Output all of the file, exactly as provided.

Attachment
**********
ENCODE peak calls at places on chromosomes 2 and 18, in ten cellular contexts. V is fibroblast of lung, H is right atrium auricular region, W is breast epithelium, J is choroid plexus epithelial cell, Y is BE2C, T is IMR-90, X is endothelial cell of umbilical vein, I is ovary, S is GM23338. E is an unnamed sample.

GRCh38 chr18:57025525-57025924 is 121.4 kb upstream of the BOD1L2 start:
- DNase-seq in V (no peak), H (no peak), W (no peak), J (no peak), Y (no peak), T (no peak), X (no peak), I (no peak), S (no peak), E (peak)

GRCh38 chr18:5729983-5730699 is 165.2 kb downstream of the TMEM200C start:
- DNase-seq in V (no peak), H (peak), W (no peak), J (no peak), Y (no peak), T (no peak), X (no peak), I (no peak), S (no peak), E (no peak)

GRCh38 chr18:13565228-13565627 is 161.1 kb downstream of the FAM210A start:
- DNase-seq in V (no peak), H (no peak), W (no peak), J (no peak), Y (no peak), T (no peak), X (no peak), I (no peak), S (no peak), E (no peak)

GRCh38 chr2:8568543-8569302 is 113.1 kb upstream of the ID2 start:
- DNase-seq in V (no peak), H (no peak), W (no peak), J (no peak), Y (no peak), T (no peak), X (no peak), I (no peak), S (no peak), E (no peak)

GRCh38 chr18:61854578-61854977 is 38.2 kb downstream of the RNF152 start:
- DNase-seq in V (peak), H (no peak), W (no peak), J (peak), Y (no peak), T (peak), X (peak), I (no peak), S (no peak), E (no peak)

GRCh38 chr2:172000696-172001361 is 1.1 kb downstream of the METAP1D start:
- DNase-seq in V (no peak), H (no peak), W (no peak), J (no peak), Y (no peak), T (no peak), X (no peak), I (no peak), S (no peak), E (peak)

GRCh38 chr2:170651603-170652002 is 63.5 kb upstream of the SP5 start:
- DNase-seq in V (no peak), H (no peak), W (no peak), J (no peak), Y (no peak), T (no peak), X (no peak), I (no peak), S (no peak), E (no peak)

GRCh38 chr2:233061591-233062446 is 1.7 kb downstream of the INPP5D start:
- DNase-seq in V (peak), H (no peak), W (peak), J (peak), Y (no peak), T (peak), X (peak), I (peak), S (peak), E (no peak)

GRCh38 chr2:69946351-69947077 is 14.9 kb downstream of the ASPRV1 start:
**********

ENCODE peak calls at places on chromosomes 2 and 18, in ten cellular contexts. V is fibroblast of lung, H is right atrium auricular region, W is breast epithelium, J is choroid plexus epithelial cell, Y is BE2C, T is IMR-90, X is endothelial cell of umbilical vein, I is ovary, S is GM23338. E is an unnamed sample.

GRCh38 chr18:57025525-57025924 is 121.4 kb upstream of the BOD1L2 start:
- DNase-seq in V (no peak), H (no peak), W (no peak), J (no peak), Y (no peak), T (no peak), X (no peak), I (no peak), S (no peak), E (peak)

GRCh38 chr18:5729983-5730699 is 165.2 kb downstream of the TMEM200C start:
- DNase-seq in V (no peak), H (peak), W (no peak), J (no peak), Y (no peak), T (no peak), X (no peak), I (no peak), S (no peak), E (no peak)

GRCh38 chr18:13565228-13565627 is 161.1 kb downstream of the FAM210A start:
- DNase-seq in V (no peak), H (no peak), W (no peak), J (no peak), Y (no peak), T (no peak), X (no peak), I (no peak), S (no peak), E (no peak)

GRCh38 chr2:8568543-8569302 is 113.1 kb upstream of the ID2 start:
- DNase-seq in V (no peak), H (no peak), W (no peak), J (no peak), Y (no peak), T (no peak), X (no peak), I (no peak), S (no peak), E (no peak)

GRCh38 chr18:61854578-61854977 is 38.2 kb downstream of the RNF152 start:
- DNase-seq in V (peak), H (no peak), W (no peak), J (peak), Y (no peak), T (peak), X (peak), I (no peak), S (no peak), E (no peak)

GRCh38 chr2:172000696-172001361 is 1.1 kb downstream of the METAP1D start:
- DNase-seq in V (no peak), H (no peak), W (no peak), J (no peak), Y (no peak), T (no peak), X (no peak), I (no peak), S (no peak), E (peak)

GRCh38 chr2:170651603-170652002 is 63.5 kb upstream of the SP5 start:
- DNase-seq in V (no peak), H (no peak), W (no peak), J (no peak), Y (no peak), T (no peak), X (no peak), I (no peak), S (no peak), E (no peak)

GRCh38 chr2:233061591-233062446 is 1.7 kb downstream of the INPP5D start:
- DNase-seq in V (peak), H (no peak), W (peak), J (peak), Y (no peak), T (peak), X (peak), I (peak), S (peak), E (no peak)

GRCh38 chr2:69946351-69947077 is 14.9 kb downstream of the ASPRV1 start: